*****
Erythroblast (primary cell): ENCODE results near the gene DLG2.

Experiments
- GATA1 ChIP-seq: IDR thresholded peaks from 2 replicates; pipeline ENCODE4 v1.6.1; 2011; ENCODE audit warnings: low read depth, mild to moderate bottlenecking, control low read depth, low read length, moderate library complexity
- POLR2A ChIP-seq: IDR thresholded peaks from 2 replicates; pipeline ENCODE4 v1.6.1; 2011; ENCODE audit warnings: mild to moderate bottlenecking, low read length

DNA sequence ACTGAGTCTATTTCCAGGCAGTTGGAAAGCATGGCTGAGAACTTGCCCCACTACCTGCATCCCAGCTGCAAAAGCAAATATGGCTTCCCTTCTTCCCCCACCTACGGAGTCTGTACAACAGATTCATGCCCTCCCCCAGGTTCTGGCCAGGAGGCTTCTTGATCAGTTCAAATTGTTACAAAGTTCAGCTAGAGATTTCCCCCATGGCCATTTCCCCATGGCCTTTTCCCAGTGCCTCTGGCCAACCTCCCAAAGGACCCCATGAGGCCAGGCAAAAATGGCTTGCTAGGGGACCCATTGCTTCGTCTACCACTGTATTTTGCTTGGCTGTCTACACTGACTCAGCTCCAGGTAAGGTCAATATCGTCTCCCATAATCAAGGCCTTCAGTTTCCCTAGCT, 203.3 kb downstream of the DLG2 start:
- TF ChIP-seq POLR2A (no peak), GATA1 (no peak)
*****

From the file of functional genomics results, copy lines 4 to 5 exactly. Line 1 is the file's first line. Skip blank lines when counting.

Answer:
- POLR2A ChIP-seq: IDR thresholded peaks from 2 replicates; pipeline ENCODE4 v1.6.1; 2011; ENCODE audit warnings: mild to moderate bottlenecking, low read length

DNA sequence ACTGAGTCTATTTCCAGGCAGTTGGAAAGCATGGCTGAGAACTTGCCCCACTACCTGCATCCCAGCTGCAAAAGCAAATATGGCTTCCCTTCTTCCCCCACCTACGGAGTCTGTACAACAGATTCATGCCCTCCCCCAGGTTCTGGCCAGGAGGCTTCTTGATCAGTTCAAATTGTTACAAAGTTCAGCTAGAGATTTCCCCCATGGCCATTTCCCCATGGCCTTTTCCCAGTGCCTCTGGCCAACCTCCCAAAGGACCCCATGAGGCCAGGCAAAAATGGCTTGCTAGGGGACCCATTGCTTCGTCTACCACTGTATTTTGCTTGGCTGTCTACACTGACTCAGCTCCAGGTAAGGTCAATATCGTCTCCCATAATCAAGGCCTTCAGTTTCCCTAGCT, 203.3 kb downstream of the DLG2 start: